He established his control over the conquered towns. He defeated the Mongols at several occasions and achieved success against Warangal, Bengal and Tirhut.

He showed extraordinary ability and farsightedness as a ruler. He abolished anarchy and confusion and established law and order. He made several administrative reforms. His revenue, judicial, administrative, army and financial reforms need special mention.

He was a sultan who loved his public very much and he took up many works for the people’s welfare. He was quite benevolent and charitable in nature. He tried to rule according to the rules of the Quran.

He was free from all these vices which were haunting the nobles of those days. Dr. Ishwari Prasad has remarked about him, “Born of an Indian mother, Ghazi Malik typified in his character the salient features of two races, the modesty and mildness of the Hindus and the virility and vigour of the Turk.”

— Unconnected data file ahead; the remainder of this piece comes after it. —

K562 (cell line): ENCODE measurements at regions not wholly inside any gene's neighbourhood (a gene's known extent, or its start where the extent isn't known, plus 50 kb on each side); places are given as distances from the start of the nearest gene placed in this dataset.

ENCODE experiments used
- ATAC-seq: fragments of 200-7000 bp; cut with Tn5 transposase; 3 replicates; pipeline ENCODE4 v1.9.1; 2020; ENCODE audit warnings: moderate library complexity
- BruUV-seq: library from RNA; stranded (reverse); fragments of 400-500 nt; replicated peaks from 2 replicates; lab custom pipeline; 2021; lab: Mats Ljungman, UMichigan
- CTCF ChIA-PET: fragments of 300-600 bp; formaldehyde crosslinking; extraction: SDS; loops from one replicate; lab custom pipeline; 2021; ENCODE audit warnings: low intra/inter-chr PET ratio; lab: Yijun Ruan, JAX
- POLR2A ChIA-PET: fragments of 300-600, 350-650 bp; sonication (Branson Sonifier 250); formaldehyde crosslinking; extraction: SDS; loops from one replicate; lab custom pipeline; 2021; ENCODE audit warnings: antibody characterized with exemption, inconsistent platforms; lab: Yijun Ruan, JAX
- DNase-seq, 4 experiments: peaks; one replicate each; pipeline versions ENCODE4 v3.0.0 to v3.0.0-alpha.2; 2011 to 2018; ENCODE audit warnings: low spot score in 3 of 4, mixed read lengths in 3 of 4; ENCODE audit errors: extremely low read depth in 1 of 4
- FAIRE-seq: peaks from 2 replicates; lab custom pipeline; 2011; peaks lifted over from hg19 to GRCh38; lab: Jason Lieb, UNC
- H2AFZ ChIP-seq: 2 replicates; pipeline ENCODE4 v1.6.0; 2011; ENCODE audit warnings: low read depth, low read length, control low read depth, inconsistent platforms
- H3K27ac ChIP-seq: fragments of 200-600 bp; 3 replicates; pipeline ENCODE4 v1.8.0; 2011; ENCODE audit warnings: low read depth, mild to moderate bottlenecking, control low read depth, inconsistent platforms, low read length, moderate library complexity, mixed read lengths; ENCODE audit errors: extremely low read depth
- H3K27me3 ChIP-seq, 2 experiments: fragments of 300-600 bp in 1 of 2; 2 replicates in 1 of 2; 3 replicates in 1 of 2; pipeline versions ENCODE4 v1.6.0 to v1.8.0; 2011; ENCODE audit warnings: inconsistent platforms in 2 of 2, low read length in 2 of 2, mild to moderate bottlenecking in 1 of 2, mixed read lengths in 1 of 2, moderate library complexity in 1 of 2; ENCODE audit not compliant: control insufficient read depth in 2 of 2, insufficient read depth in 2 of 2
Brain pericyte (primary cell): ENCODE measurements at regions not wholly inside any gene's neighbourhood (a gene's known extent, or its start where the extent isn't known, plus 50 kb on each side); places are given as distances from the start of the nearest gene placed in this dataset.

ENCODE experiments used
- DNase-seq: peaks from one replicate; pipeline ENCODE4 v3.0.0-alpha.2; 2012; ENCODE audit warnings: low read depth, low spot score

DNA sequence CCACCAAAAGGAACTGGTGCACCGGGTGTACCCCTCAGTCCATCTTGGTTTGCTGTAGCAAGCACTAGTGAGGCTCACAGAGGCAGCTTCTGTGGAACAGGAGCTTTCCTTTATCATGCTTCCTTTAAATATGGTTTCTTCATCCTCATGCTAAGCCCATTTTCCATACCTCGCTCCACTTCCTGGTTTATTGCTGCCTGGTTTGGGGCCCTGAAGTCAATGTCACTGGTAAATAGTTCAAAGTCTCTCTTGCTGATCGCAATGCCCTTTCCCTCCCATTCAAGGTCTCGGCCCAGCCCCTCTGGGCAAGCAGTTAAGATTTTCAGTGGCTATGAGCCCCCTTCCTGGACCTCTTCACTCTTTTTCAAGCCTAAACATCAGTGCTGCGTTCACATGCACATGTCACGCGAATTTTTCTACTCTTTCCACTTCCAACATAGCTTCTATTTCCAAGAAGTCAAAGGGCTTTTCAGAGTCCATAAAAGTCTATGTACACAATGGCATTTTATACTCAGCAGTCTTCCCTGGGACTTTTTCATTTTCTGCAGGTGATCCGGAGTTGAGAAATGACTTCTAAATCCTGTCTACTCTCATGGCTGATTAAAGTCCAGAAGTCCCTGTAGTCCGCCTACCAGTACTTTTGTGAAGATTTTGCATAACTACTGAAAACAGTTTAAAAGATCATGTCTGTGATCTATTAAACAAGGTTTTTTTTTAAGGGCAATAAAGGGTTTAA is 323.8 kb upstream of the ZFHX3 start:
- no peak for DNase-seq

Besides having the above virtues, Ghiasuddin was a patron of scholars. Amir Khusrau enhanced the grandeur of his court. He was lover of architecture. He founded a city about four kilometers away from Delhi, called Tughlaqabad and built a vast for there. His main palace was made of golden bricks which glittered in the light of the sun. ibn Batuta writes that there was a tank in the treasury of the Sultan in which melted gold was poured and it had become a solid rock.

Apart from these virtues, he had some vice. He used to believe every person. He should have remained cautious against his son, Juna khan, but he did not. He could not give up the fanaticism of his times and resorted to religious intoleration for the expansion of Islam. He adopted an anti-Hindu policy due to his intolerant nature.

However, Lanepoole has praised him, “The trusty warden of marches proved a just, high-mined and vigorous king.” Barani has also written about him, “All that Sultan Alauddin did with so much bloodshed, and crooked policy and oppression, and great violence in order that he might establish his rule throughout the cities of the empire, Sultan Tughluq Shah accomplished in four years without any contention of fraud or hardness of slaughter.”

S.R. Sharma, comparing him with Jalaluddin Khalji, writes, “Jalaluddin’s reign was weak, senile and fatuous: Ghiyasuddin was strong, virile and fruitful. In essential respects the former resembles the Mughal Emperor Bahadur Shah the latter reminds us of Sher Shah Sur. Specially in administrative policy Tughluq Shah I must be considered the prototype of the later Sher Shah.”